skip navigation
The Adventures of Robin Hood

The Adventures of Robin Hood(1938)

Remind Me

TCMDb Archive MaterialsView all archives (6)

DVDs from TCM Shop

The Adventures of Robin Hood The bandit king of Sherwood... MORE > $20.95 Regularly $26.98 Buy Now blu-ray


powered by AFI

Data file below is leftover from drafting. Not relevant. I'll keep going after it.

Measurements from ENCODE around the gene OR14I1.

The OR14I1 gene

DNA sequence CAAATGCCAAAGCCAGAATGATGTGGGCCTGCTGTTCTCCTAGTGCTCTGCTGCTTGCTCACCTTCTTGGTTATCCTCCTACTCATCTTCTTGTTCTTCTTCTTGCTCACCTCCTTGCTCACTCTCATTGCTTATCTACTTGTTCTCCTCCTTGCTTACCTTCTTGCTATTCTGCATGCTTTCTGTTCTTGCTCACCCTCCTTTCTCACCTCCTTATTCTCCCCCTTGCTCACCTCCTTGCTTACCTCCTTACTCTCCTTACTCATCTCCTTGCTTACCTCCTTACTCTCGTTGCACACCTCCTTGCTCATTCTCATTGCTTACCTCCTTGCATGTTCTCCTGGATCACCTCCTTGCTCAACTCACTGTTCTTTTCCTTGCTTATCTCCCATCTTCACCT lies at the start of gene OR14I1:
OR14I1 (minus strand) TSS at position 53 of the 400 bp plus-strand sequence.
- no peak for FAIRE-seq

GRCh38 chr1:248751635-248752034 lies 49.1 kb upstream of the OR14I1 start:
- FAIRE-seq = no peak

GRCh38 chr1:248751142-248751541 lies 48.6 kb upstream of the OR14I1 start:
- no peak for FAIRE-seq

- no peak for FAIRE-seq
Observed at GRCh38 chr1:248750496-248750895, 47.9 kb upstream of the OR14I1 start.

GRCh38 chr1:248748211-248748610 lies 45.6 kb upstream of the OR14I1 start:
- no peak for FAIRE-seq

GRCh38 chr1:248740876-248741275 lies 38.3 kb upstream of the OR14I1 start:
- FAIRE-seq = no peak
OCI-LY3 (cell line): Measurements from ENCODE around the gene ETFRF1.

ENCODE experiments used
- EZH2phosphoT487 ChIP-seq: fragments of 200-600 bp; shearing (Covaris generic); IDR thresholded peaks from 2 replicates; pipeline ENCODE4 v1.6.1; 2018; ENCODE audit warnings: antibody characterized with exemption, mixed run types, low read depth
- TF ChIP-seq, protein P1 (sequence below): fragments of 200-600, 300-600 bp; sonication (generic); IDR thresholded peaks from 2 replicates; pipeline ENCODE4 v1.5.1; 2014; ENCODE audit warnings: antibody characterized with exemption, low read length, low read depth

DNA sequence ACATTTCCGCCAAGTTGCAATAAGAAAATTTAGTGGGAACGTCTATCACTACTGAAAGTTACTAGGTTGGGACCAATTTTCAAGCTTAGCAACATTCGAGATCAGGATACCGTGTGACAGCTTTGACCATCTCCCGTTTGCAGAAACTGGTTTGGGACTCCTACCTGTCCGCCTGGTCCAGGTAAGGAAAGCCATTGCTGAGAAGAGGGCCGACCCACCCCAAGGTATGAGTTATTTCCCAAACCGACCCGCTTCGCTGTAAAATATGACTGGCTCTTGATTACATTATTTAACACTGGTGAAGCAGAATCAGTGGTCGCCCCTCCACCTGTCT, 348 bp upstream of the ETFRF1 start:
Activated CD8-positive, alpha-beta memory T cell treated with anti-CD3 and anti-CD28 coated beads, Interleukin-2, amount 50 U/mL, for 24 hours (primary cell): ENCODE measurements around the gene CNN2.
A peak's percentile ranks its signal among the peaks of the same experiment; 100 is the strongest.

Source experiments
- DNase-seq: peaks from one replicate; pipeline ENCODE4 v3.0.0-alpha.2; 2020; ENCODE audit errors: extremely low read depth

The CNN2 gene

A news item in Hollywood Reporter reports that in 1935, M-G-M paid $62,500 to the estate of Reginald de Koven for film rights to the music he composed for the operetta Robin Hood. It was the largest sum ever paid by a studio for music rights. M-G-M had previously purchased the book and lyrics of the operetta from Warner Bros., which had owned the rights since the silent days. Despite plans to star Jeanette MacDonald and Nelson Eddy, the operetta was never filmed by M-G-M. In 1936 Republic announced a Robin Hood film which was to be filmed in Magnacolor. Wells Root was scheduled to write and direct it. Warner Bros. made The Adventures of Robin Hood for $2,000,000, their biggest budget to date. When Michael Curtiz replaced William Keighley as director halfway through the production, Sol Polito came with Curtiz, replacing photographer Tony Gaudio. Hollywood Reporter notes that Keighley directed the location scenes at Chico, CA, while Curtiz directed the rest of the film. According to his autobiography, Hal Wallis replaced Keighley because he felt the action scenes shot by him were ineffective. The cast and crew were on location in Chico's Bidwell Park for six weeks and the archery contest was staged at Busch Gardens in Pasadena, CA. Second unit director B. Reeves Eason was sent to Chico near the end of October to film action scenes not involving the principal players in order to shorten the shooting schedule, according to Wallis' autobiography. According to Motion Picture Daily, the voice of Floyd Gibbons was used in the film's trailers. Motion Picture Daily also notes that Warner Bros. planned a sequel to the film, which was to have starred Errol Flynn with Michael Curtiz directing. Film editor Ralph Dawson, art director Carl Weyl and composer Erich Wolfgang Korngold each won an Oscar for their work on this film, which was itself nominated for Best Picture and was named as one of Film Daily's and New York Times's ten best films of 1938. It was also a top moneymaking film that year, breaking the opening day record at Radio City Music Hall by earning $14,000.